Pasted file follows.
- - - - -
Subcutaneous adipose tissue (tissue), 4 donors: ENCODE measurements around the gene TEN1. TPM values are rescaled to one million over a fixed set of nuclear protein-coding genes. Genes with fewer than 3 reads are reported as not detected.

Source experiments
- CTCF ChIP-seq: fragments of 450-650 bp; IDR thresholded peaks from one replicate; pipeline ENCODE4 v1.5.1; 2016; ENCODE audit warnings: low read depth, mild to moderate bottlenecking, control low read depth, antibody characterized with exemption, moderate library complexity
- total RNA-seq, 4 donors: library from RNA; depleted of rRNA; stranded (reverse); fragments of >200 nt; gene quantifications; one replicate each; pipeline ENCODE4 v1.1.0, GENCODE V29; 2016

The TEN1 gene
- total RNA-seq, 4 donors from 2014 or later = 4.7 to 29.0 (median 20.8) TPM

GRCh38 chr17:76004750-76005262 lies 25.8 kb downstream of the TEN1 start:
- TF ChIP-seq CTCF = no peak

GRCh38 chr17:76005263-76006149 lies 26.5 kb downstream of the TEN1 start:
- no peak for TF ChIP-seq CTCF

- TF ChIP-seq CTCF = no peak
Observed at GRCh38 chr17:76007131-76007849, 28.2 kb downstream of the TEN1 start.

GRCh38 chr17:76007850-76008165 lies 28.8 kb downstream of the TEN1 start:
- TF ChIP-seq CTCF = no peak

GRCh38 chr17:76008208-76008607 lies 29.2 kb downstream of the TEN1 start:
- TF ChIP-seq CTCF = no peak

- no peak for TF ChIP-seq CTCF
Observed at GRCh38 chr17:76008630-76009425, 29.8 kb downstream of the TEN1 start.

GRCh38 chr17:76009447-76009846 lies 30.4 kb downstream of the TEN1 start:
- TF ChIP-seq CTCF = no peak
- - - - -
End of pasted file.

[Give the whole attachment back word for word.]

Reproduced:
Subcutaneous adipose tissue (tissue), 4 donors: ENCODE measurements around the gene TEN1. TPM values are rescaled to one million over a fixed set of nuclear protein-coding genes. Genes with fewer than 3 reads are reported as not detected.

Source experiments
- CTCF ChIP-seq: fragments of 450-650 bp; IDR thresholded peaks from one replicate; pipeline ENCODE4 v1.5.1; 2016; ENCODE audit warnings: low read depth, mild to moderate bottlenecking, control low read depth, antibody characterized with exemption, moderate library complexity
- total RNA-seq, 4 donors: library from RNA; depleted of rRNA; stranded (reverse); fragments of >200 nt; gene quantifications; one replicate each; pipeline ENCODE4 v1.1.0, GENCODE V29; 2016

The TEN1 gene
- total RNA-seq, 4 donors from 2014 or later = 4.7 to 29.0 (median 20.8) TPM

GRCh38 chr17:76004750-76005262 lies 25.8 kb downstream of the TEN1 start:
- TF ChIP-seq CTCF = no peak

GRCh38 chr17:76005263-76006149 lies 26.5 kb downstream of the TEN1 start:
- no peak for TF ChIP-seq CTCF

- TF ChIP-seq CTCF = no peak
Observed at GRCh38 chr17:76007131-76007849, 28.2 kb downstream of the TEN1 start.

GRCh38 chr17:76007850-76008165 lies 28.8 kb downstream of the TEN1 start:
- TF ChIP-seq CTCF = no peak

GRCh38 chr17:76008208-76008607 lies 29.2 kb downstream of the TEN1 start:
- TF ChIP-seq CTCF = no peak

- no peak for TF ChIP-seq CTCF
Observed at GRCh38 chr17:76008630-76009425, 29.8 kb downstream of the TEN1 start.

GRCh38 chr17:76009447-76009846 lies 30.4 kb downstream of the TEN1 start:
- TF ChIP-seq CTCF = no peak